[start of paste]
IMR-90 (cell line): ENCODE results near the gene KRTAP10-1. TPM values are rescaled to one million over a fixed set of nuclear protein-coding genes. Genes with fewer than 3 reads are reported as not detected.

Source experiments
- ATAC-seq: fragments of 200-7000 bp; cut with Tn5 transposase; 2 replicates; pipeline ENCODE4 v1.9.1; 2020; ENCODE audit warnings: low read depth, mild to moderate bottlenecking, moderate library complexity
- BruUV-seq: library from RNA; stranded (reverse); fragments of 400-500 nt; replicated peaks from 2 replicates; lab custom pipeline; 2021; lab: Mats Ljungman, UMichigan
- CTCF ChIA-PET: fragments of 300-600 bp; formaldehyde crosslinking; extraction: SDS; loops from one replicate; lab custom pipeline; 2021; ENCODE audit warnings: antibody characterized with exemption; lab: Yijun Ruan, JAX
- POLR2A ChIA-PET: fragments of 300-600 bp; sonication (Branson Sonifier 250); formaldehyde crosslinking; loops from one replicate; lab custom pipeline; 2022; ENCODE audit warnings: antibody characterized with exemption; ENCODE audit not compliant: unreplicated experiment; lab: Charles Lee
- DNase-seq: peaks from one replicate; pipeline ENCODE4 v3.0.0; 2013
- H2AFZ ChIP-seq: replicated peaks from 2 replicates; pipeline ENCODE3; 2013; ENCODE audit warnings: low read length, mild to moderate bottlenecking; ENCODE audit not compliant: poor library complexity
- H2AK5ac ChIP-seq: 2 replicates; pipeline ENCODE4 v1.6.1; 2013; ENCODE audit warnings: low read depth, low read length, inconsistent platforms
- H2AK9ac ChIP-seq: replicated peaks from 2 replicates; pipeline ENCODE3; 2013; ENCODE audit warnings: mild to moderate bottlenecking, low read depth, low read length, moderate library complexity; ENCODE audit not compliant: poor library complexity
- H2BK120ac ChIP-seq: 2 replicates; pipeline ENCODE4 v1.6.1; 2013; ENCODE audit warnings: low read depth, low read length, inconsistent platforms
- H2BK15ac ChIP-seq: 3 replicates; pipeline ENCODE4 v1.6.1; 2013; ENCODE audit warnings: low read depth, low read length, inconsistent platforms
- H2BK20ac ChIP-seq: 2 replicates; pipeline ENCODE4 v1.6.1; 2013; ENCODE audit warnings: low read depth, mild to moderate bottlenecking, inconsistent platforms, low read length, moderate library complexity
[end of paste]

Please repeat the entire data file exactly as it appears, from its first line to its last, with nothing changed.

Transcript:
IMR-90 (cell line): ENCODE results near the gene KRTAP10-1. TPM values are rescaled to one million over a fixed set of nuclear protein-coding genes. Genes with fewer than 3 reads are reported as not detected.

Source experiments
- ATAC-seq: fragments of 200-7000 bp; cut with Tn5 transposase; 2 replicates; pipeline ENCODE4 v1.9.1; 2020; ENCODE audit warnings: low read depth, mild to moderate bottlenecking, moderate library complexity
- BruUV-seq: library from RNA; stranded (reverse); fragments of 400-500 nt; replicated peaks from 2 replicates; lab custom pipeline; 2021; lab: Mats Ljungman, UMichigan
- CTCF ChIA-PET: fragments of 300-600 bp; formaldehyde crosslinking; extraction: SDS; loops from one replicate; lab custom pipeline; 2021; ENCODE audit warnings: antibody characterized with exemption; lab: Yijun Ruan, JAX
- POLR2A ChIA-PET: fragments of 300-600 bp; sonication (Branson Sonifier 250); formaldehyde crosslinking; loops from one replicate; lab custom pipeline; 2022; ENCODE audit warnings: antibody characterized with exemption; ENCODE audit not compliant: unreplicated experiment; lab: Charles Lee
- DNase-seq: peaks from one replicate; pipeline ENCODE4 v3.0.0; 2013
- H2AFZ ChIP-seq: replicated peaks from 2 replicates; pipeline ENCODE3; 2013; ENCODE audit warnings: low read length, mild to moderate bottlenecking; ENCODE audit not compliant: poor library complexity
- H2AK5ac ChIP-seq: 2 replicates; pipeline ENCODE4 v1.6.1; 2013; ENCODE audit warnings: low read depth, low read length, inconsistent platforms
- H2AK9ac ChIP-seq: replicated peaks from 2 replicates; pipeline ENCODE3; 2013; ENCODE audit warnings: mild to moderate bottlenecking, low read depth, low read length, moderate library complexity; ENCODE audit not compliant: poor library complexity
- H2BK120ac ChIP-seq: 2 replicates; pipeline ENCODE4 v1.6.1; 2013; ENCODE audit warnings: low read depth, low read length, inconsistent platforms
- H2BK15ac ChIP-seq: 3 replicates; pipeline ENCODE4 v1.6.1; 2013; ENCODE audit warnings: low read depth, low read length, inconsistent platforms
- H2BK20ac ChIP-seq: 2 replicates; pipeline ENCODE4 v1.6.1; 2013; ENCODE audit warnings: low read depth, mild to moderate bottlenecking, inconsistent platforms, low read length, moderate library complexity